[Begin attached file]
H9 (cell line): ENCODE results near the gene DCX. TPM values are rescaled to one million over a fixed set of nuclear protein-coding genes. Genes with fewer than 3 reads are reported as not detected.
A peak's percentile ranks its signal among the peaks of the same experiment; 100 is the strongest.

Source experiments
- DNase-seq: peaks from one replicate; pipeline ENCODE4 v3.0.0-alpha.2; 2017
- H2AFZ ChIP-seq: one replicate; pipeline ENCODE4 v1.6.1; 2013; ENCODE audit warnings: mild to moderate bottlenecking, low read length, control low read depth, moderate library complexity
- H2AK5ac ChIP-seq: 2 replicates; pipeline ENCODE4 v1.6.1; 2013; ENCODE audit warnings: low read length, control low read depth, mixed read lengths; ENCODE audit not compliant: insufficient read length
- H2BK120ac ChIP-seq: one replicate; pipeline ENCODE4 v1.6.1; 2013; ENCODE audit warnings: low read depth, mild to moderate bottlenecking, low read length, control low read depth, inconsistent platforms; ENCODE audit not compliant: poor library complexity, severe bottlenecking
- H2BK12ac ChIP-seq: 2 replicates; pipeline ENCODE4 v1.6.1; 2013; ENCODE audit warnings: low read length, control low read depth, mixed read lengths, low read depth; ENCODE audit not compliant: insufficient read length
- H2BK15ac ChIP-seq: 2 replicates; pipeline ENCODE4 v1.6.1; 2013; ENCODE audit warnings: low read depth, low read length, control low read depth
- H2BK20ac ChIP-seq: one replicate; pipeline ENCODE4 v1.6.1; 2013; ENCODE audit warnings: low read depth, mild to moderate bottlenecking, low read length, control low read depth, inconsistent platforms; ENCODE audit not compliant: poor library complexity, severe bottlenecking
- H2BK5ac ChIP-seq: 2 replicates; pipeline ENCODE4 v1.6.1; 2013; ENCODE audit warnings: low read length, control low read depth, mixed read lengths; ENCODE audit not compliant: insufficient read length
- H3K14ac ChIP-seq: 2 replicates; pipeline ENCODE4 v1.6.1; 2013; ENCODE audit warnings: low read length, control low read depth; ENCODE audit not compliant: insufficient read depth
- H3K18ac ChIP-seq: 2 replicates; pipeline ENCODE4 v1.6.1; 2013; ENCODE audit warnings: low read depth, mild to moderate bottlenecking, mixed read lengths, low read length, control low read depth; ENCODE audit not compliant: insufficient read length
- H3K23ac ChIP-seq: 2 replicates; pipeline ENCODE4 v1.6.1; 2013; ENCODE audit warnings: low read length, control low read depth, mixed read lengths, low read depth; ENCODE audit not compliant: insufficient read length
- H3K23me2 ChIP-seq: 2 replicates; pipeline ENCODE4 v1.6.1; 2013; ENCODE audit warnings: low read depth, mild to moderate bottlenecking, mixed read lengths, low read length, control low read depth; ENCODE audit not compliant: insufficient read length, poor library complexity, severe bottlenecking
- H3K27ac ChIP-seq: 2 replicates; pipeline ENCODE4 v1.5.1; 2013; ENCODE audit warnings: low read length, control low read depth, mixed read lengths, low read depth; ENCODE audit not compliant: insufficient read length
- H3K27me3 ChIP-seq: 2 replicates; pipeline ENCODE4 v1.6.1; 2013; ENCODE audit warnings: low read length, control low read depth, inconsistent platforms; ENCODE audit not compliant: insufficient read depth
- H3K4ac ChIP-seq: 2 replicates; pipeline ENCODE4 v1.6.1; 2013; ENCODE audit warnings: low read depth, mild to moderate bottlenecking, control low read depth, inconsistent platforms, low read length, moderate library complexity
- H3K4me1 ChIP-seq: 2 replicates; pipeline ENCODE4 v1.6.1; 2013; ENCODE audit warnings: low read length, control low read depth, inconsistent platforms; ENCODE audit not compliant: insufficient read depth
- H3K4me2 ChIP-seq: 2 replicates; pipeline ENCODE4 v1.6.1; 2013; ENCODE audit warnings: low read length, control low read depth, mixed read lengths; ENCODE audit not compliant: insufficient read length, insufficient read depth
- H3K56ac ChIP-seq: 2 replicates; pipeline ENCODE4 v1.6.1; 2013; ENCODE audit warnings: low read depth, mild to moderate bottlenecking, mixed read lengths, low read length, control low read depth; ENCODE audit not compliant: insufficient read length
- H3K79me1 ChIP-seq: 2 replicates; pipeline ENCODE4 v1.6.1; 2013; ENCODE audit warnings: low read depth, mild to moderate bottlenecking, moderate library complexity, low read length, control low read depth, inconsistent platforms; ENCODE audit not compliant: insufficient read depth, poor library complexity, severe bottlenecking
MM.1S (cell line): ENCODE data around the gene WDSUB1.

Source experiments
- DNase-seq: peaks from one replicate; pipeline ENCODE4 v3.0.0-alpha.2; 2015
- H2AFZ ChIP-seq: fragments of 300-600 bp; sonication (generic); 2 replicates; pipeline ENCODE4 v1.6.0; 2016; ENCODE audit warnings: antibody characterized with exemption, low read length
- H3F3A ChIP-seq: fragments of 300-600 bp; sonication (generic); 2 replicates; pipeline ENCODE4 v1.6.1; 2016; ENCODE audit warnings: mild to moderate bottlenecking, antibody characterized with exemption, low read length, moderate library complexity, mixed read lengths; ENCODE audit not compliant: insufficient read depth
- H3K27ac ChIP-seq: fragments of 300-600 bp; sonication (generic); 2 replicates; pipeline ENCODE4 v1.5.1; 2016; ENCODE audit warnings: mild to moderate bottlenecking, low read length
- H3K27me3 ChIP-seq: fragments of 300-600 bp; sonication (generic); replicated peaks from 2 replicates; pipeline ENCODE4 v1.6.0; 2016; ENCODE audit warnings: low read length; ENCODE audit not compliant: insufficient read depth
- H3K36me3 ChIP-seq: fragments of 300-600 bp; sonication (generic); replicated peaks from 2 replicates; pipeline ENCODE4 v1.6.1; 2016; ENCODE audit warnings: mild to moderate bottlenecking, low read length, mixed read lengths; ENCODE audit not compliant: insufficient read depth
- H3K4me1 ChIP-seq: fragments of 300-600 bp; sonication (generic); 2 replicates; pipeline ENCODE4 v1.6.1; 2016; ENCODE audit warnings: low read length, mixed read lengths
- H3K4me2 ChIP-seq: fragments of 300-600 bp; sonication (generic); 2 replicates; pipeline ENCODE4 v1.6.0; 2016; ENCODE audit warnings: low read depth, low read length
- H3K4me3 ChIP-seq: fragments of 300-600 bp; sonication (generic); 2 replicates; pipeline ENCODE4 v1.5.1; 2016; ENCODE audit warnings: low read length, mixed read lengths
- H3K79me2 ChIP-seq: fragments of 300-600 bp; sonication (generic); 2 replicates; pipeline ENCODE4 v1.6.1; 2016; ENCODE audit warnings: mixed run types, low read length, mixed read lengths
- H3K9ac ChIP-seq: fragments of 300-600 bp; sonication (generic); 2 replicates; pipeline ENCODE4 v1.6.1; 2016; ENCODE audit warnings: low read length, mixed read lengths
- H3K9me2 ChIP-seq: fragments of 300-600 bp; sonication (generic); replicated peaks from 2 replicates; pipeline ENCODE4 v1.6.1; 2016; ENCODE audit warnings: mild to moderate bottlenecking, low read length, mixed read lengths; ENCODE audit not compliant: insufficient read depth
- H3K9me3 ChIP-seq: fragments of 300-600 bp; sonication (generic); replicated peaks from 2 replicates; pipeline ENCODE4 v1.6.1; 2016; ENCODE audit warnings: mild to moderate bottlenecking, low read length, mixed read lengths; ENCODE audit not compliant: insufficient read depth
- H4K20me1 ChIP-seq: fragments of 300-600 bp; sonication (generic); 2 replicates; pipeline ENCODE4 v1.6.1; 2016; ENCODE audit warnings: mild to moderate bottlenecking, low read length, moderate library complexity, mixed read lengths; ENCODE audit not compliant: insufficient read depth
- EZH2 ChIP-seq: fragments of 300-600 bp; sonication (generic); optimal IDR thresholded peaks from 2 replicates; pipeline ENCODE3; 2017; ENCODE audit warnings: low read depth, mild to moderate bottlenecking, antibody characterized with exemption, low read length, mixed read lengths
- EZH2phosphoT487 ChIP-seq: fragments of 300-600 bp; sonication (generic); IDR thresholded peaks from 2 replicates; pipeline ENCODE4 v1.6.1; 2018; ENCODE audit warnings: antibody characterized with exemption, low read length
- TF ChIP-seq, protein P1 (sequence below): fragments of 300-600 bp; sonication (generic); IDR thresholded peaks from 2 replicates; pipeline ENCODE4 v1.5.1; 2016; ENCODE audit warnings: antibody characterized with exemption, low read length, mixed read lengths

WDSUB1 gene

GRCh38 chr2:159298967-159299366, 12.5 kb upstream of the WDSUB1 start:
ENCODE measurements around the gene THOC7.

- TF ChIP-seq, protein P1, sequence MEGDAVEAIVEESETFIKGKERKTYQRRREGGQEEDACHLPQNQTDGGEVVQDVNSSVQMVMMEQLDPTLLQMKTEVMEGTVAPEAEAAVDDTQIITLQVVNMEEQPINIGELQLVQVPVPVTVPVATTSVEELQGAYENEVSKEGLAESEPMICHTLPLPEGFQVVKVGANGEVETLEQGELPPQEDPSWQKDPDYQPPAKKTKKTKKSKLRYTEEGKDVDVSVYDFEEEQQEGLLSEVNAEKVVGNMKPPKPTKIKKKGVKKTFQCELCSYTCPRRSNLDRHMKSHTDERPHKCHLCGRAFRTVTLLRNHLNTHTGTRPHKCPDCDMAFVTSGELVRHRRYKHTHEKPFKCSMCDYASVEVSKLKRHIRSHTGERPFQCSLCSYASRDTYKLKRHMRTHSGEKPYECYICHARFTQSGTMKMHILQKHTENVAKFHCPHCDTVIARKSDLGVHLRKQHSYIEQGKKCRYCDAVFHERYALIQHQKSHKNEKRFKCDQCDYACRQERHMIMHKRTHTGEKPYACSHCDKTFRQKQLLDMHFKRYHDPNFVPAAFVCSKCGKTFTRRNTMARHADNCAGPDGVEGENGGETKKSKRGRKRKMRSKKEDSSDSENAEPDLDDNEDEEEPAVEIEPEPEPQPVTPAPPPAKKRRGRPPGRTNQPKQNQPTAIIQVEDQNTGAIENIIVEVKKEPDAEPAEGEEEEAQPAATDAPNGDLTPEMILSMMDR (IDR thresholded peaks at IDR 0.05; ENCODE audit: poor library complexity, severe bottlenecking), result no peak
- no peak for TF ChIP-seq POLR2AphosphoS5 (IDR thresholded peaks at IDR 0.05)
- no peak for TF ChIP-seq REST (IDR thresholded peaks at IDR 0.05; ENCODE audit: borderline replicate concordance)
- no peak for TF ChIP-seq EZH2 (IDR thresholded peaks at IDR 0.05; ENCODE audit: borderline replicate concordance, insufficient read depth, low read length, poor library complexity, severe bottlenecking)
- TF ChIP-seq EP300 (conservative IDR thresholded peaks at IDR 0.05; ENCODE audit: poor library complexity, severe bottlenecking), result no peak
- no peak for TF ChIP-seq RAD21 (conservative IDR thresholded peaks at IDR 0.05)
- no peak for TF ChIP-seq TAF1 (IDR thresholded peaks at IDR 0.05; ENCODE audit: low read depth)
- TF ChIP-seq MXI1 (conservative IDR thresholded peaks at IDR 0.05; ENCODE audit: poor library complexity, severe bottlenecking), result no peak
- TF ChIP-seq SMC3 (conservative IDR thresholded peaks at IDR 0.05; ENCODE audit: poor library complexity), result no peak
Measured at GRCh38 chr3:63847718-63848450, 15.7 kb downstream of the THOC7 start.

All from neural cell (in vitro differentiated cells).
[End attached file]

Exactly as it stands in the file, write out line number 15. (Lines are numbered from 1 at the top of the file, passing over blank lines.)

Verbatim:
- H3K23me2 ChIP-seq: 2 replicates; pipeline ENCODE4 v1.6.1; 2013; ENCODE audit warnings: low read depth, mild to moderate bottlenecking, mixed read lengths, low read length, control low read depth; ENCODE audit not compliant: insufficient read length, poor library complexity, severe bottlenecking